One of the most common faulty components on single-phase HVAC systems is operating capacitors, so much so that we sometimes refer to junior technicians as “capacitor changers.” Although capacitors may be easy to diagnose and replace, there are many things that technicians may not know.
A capacitor is a device that stores differential charges on opposing metal plates. Although capacitors can be used in circuits that boost voltage, they do not actually increase the voltage by themselves. We often see that the voltage across the capacitor is higher than the line voltage, but this is due to the back electromotive force (back electromotive force) generated by the motor, not the capacitor.
The technician noticed that the side of the power supply is connected to the C terminal or the side opposite to the running winding. Many technicians imagine that this energy “feeds” into the terminal, gets boosted or transferred, and then enters the compressor or motor through the other side. Although this may make sense, it is not actually how capacitors work.
A typical HVAC operating capacitor is just two long thin metal sheets, insulated with a very thin plastic insulation barrier, and immersed in oil to help dissipate heat. Just like the primary and secondary of a transformer, these two pieces of metal have never actually been in contact, but electrons do accumulate and discharge with each cycle of alternating current. For example, electrons gathered on the “C” side of the capacitor will never “pass” the plastic insulating barrier to the “Herm” or “Fan” side. These two forces simply attract and release the capacitor on the same side where they enter.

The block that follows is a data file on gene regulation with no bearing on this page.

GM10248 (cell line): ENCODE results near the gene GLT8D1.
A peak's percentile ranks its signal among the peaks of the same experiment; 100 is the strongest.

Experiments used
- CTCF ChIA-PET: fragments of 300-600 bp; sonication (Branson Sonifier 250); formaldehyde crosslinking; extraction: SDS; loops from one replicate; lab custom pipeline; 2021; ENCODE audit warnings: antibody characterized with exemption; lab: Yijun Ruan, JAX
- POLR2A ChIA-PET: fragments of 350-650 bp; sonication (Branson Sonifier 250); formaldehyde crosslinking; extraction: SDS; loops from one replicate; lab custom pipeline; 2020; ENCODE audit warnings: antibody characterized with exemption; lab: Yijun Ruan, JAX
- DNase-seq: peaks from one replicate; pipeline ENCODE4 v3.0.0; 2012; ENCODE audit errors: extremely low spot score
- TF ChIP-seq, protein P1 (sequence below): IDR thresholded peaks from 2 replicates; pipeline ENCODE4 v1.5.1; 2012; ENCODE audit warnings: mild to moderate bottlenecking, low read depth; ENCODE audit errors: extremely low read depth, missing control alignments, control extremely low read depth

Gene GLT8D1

On a properly wired PSC (Permanent Separate Capacitor) motor, the only way the start winding can pass any current is to store and discharge the capacitor. The higher the MFD of the capacitor, the greater the stored energy and the greater the amperage of the starting winding. If the capacitor fails completely under zero capacitance, it is the same as the start winding open circuit. Next time you find that the running capacitor is malfunctioning (there is no starting capacitor), use pliers to read the amperage on the starting winding and see what I mean.
This is why an oversized capacitor can quickly damage the compressor. By increasing the current on the start winding, the compressor start winding will be more prone to early failure.
Many technicians think they must replace 370v capacitors with 370v capacitors. The rated voltage shows “must not exceed” the rated value, which means you can replace 370v with 440v, but you cannot replace 440v with 370v. This misunderstanding is so common that many capacitor manufacturers started stamping 440v capacitors with 370/440v just to eliminate confusion.
You just need to measure the current (amperes) of the motor’s start winding flowing from the capacitor and multiply it by 2652 (3183 at 60hz power, and at 50hz power), then divide that number by the voltage you measured across the capacitor .
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Bryan Orr is an HVAC and electrical contractor in Orlando, Florida. He is the founder of HVACRSchool.com and HVAC School Podcast. He has been involved in technician training for 15 years.
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Post time: Nov-25-2021